St Petersburg Times
By Vladimir Kovalev
St. Petersburgers visiting France and Italy in tour groups this season are facing additional passport checks by the consulates that issue their visas after they return to St. Petersburg, local tourist operators said this week.
The French consulate has introduced rules requiring city tourist operators to submit passports of all tourists the day after a group returns to prove that nobody stayed abroad as an illegal immigrant, the operators said Monday.
"[Now] we do not accept applications of tourists who plan to travel somewhere else [in Europe] if they go on a bus tour to France," Yulia Sidorova, of travel agency Extra Ltd., said Monday in a telephone interview.
"People are reacting to these new rules with understanding and no one seems too bothered about them," Sidorova said.
Galina Pushkina, an operator at IBI Travel, said tour guides have been collecting passports right after tourists are readmitted, either in the bus or in Pulkovo 2 airport shortly after border guards have examined the travel documents.
"We have to follow the rules and can't do much about them except obey," Pushkina said Monday in a telephone interview.
While the French consulate introduced the new rules in April, the Italian consulate started demanding to examine passports on tourists' return about a month ago, Pushkina said.
"Of course, not everybody likes it when their passports are collected after their arrival," she said. "[But] there are no problems for people who submit their passports because they have not committed any crimes on the territories of these countries."
Some travel agencies have gone even further, collecting their clients' passports right after the Russian border is crossed on their way to France or Italy, leaving the tourists with only copies of their documents for the duration of their travel, Izvestia reported Monday.
This way, the companies ensure their clients do not leave their group and journey in another direction.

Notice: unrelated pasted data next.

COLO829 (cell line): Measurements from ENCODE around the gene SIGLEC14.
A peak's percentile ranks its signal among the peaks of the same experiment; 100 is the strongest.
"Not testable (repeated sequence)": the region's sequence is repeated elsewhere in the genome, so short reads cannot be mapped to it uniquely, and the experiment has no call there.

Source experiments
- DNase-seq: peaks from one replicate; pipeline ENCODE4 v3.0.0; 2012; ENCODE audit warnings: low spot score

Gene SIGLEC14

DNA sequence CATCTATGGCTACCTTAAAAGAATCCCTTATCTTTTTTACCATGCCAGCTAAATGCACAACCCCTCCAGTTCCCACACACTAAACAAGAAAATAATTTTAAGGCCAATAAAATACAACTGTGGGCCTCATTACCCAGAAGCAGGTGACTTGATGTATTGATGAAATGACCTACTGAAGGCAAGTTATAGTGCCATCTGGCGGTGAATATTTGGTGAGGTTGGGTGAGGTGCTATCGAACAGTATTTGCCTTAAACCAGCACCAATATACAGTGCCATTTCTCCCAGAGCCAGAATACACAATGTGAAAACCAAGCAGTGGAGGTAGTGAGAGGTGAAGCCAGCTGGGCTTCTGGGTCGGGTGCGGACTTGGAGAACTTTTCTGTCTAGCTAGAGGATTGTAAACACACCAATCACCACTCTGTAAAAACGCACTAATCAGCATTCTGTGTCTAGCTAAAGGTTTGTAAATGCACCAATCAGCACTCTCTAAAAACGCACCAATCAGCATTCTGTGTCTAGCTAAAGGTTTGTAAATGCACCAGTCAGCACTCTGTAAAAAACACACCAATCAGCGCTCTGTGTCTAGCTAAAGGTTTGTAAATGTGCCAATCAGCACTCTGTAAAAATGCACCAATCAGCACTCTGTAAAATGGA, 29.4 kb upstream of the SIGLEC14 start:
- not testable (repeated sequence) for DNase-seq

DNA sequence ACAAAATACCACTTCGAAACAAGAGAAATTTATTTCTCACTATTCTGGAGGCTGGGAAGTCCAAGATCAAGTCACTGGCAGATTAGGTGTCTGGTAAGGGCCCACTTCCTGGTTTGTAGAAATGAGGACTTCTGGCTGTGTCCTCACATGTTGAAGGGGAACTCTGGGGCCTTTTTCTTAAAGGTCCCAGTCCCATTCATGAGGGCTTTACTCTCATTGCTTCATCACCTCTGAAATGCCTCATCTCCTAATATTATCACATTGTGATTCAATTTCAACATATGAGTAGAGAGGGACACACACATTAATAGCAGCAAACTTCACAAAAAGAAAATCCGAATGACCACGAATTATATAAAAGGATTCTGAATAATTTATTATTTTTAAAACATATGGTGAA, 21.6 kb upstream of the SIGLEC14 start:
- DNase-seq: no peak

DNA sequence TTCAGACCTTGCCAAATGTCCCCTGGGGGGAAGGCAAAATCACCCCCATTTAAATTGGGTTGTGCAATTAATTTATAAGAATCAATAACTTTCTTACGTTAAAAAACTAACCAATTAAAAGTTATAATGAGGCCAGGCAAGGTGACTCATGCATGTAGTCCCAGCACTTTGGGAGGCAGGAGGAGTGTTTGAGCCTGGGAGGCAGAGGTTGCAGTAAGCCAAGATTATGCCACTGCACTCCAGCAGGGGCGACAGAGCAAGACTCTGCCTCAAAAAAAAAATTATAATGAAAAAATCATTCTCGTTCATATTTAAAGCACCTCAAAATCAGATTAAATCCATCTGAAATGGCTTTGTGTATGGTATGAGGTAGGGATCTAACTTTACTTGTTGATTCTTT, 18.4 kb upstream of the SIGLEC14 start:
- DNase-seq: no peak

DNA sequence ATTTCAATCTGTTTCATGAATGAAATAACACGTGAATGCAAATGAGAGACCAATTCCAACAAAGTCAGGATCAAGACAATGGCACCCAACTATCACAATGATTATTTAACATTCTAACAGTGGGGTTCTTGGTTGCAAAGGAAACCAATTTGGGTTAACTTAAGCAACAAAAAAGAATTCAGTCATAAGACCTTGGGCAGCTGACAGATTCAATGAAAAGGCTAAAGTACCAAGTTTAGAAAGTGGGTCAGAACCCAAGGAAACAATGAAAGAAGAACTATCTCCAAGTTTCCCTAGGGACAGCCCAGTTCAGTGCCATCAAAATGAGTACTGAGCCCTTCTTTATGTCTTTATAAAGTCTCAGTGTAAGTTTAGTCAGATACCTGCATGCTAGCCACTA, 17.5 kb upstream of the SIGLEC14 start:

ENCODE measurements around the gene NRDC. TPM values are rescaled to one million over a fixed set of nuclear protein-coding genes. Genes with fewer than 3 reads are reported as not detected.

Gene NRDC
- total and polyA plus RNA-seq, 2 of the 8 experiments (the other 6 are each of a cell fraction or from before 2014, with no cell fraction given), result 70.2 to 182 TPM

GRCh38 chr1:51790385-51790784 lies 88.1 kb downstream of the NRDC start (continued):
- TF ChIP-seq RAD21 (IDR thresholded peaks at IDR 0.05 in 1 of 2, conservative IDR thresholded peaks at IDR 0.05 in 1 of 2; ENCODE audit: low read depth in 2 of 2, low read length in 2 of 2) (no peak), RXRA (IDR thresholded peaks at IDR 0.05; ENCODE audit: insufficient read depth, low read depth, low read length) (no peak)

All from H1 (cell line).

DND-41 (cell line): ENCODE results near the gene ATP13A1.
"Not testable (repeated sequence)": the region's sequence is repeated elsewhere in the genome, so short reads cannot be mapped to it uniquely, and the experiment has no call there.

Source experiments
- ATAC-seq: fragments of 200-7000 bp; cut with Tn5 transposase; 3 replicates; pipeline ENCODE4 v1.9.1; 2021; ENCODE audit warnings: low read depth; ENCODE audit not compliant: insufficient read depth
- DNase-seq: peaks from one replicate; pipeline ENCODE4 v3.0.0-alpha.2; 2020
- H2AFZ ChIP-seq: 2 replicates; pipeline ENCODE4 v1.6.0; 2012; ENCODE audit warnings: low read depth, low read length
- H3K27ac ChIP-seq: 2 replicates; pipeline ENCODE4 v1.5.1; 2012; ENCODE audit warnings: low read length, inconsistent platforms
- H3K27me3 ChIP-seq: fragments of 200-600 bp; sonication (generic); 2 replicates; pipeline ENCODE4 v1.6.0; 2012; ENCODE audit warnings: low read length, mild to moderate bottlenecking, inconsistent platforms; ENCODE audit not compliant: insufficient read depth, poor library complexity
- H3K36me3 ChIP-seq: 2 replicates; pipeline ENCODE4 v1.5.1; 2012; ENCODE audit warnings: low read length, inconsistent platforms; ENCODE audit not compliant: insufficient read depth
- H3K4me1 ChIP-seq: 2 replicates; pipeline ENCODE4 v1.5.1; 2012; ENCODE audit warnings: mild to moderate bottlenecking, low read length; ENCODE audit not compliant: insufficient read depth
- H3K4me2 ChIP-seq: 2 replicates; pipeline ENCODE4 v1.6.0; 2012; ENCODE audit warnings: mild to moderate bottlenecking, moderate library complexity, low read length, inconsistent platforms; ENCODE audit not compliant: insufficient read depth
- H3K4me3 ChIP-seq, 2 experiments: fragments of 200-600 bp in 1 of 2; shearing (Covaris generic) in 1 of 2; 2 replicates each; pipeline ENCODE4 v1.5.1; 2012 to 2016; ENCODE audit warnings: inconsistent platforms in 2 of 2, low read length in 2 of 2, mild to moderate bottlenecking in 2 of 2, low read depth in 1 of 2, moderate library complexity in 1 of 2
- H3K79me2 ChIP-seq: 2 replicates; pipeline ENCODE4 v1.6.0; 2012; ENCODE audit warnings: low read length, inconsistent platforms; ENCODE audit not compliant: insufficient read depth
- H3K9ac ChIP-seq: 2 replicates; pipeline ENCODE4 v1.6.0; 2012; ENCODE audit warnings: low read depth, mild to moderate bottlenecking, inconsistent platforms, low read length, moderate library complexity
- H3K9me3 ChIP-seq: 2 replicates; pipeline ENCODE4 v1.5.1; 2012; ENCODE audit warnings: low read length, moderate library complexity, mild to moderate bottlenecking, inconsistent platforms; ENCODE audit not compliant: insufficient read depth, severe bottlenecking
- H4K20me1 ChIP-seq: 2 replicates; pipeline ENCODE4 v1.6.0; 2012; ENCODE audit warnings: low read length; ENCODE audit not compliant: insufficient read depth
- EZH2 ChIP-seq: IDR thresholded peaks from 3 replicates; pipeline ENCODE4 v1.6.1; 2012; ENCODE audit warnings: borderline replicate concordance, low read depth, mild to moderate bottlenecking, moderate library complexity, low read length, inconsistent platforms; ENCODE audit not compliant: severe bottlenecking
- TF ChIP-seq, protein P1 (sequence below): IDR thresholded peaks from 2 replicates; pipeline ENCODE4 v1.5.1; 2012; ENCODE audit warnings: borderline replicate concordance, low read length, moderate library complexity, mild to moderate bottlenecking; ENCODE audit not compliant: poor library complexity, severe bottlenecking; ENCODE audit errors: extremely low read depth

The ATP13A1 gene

The French consulate in St. Petersburg issues up to 30 or 40 visas a day for bus tours only, the paper said.
"It doesn't take long to check [the passports]," a woman at the consulate press service said. She asked not to be named.
"Travel agencies bring the passports in the evening and it takes only a few minutes," she added. "We just cross the names of the people who came back off our list."
The representative did not give any reason for the new rules.
"In the last four months of this year, we have [officially recorded] three people who have not come back," the representative said.
An Italian consulate representative said the passport checks were just a routine method of estimating the amount of illegal immigration. The checks are performed in a way that has very little effect on city tourist agencies.
"We do not check each individual in a group, but do it on a random basis," said Giuseppe Lacatena, head of the Italian consulate visa department. "We pick up a few people."
The consulate intends to review the data on illegal immigration within the next few weeks, he said Monday in a telephone interview.
"I'm saying this before we have analyzed the data, but [the situation] is not that bad," Lacatena added.
The St. Petersburg branch of the Foreign Ministry had no comment on the new rules.
"This is the first time I have heard of it," Viktor Lopatnikov, head of the branch, said Monday in a telephone interview. "They might have their own motivations of some sort."
Yury Vdovin, co-head of the local branch of human rights organization Citizen's Watch, said the rules could be a response to member countries of the Schengen Agreement - which creates a border-free zone between most European Union nations - deciding to monitor illegal immigration more closely.
"Some time ago European countries were arguing that our country [Russia] wouldn't open its borders for their citizens," Vdovin said Monday in a telephone interview. "Now it has and they have started facing certain problems themselves."
"I don't know how the problem of the illegal immigration should be solved, but it's clear that something should be done about it," he said. "This is a problem not only for the countries where the migrants go, but also for the illegal migrants themselves who live in terrible conditions with no work or social services."
"If tourists want to travel in a different direction to the one they originally choose as a tour, it's better to travel individually in the first place," Vdovin said.
Italian authorities are running a nationwide operation called Safe Summer that includes increased activity by the country's immigration services.
News source: times.spb.ru
Print this news
Business news archive for 24 August' 2004.
Business news archive for August' 2004.
Business news archive for 2004 year.